By Anne White
Director Customer Experience, Global Solution Management, hybris
You’ve heard it before; the customer is in control. They now decide when, where and how to engage with your brand. They can tell the world they love you on Facebook, talk trash on Twitter when they’re not pleased with you, or just plain ignore you and your constant stream of e-mail offers, even after opting in.
Traditional marketers are struggling to maintain relevance and the digital natives are stepping in with their #selfie, Snapchat, Instagram, crowd-funding, Gen-C, maker mentality. They’re building brands where customer control is at the core of the business strategy.
My favorite example of this is Betabrand, a B2C fashion brand, or C2B, depending on how you look at it. Their homepage proclaims “New products every day, zillions of photos, and a fan-fueled fashion machine.” Those three promises set the stage for driving a new business model, delivering a rich content experience and optimizing customer lifetime value, all while having a whole lot of fun. Let’s take a closer look.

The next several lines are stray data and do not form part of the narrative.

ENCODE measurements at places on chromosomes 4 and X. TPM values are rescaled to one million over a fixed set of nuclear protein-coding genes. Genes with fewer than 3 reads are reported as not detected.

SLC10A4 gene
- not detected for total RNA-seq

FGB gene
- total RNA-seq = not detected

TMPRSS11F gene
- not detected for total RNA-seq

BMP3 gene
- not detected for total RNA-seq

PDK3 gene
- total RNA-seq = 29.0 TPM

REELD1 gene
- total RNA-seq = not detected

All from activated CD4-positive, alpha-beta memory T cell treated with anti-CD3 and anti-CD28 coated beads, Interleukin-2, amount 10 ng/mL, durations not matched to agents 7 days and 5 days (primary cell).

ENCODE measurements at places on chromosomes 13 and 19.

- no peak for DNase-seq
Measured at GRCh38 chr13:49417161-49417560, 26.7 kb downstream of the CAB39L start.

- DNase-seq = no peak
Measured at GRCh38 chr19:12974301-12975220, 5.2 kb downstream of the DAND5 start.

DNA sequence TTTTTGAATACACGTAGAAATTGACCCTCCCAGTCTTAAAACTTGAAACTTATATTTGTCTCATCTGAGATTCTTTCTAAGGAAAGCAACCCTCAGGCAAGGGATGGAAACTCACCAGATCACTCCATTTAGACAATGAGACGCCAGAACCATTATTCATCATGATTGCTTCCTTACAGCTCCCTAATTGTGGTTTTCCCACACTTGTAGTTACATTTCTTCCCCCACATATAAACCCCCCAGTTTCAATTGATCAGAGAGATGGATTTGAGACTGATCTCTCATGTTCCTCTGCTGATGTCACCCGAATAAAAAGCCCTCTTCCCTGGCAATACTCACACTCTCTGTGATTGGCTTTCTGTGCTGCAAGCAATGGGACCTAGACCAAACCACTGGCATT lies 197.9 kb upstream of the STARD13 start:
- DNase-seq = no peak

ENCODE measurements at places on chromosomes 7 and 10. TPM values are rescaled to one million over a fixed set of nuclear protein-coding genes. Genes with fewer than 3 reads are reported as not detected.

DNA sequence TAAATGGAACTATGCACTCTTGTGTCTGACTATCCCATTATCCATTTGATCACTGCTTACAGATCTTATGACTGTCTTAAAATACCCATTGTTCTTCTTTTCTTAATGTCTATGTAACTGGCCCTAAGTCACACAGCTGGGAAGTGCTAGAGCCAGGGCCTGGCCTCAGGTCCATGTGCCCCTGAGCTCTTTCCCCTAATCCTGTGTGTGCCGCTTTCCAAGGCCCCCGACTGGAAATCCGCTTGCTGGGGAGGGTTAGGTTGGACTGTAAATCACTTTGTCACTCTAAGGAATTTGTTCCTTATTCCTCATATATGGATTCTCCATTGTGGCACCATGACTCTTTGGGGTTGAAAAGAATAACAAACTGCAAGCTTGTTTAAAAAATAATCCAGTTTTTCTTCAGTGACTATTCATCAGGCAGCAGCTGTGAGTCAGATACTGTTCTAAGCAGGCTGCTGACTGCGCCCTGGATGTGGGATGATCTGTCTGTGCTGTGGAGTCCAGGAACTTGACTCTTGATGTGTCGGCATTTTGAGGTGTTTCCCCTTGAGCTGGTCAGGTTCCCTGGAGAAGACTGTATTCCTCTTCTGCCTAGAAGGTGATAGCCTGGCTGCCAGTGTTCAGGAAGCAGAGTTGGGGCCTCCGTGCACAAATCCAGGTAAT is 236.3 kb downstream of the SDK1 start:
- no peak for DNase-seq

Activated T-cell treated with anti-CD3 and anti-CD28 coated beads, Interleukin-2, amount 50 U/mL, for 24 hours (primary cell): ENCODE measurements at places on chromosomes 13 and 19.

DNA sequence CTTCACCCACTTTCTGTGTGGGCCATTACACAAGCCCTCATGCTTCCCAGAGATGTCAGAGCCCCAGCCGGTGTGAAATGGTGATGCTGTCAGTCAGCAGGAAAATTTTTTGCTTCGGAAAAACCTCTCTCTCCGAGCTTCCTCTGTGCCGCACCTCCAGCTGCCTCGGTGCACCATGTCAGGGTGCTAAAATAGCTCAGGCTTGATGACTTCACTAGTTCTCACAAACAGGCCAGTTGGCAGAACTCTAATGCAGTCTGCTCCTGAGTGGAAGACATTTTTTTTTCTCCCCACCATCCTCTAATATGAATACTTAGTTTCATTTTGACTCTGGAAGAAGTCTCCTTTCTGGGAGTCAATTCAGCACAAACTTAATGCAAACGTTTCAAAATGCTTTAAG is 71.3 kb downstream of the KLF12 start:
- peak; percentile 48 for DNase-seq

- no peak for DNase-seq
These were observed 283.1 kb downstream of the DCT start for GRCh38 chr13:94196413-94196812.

New products every day
Really? How is that possible? Because, they’re not all for purchase today. Betabrand crowd funds their manufacturing. Products are presented at various stages, from a great idea to a completed prototype, and consumers are asked to provide feedback in multiple forms, including votes, comments and a pre-purchase at a reduced rate. (Do you see the irony here? Most manufacturers and retailers offer a reduced rate after they’ve overestimated demand and need to move inventory.) Threadless, started in 2000, is arguably the original pioneer of crowdsourced fashion, spawning numerous similar offerings that productize the work of designers and artists. The power of this play is that the customer can tell a story about the creation of the product, they know where and who it came from, and the customer is an integral part of that story.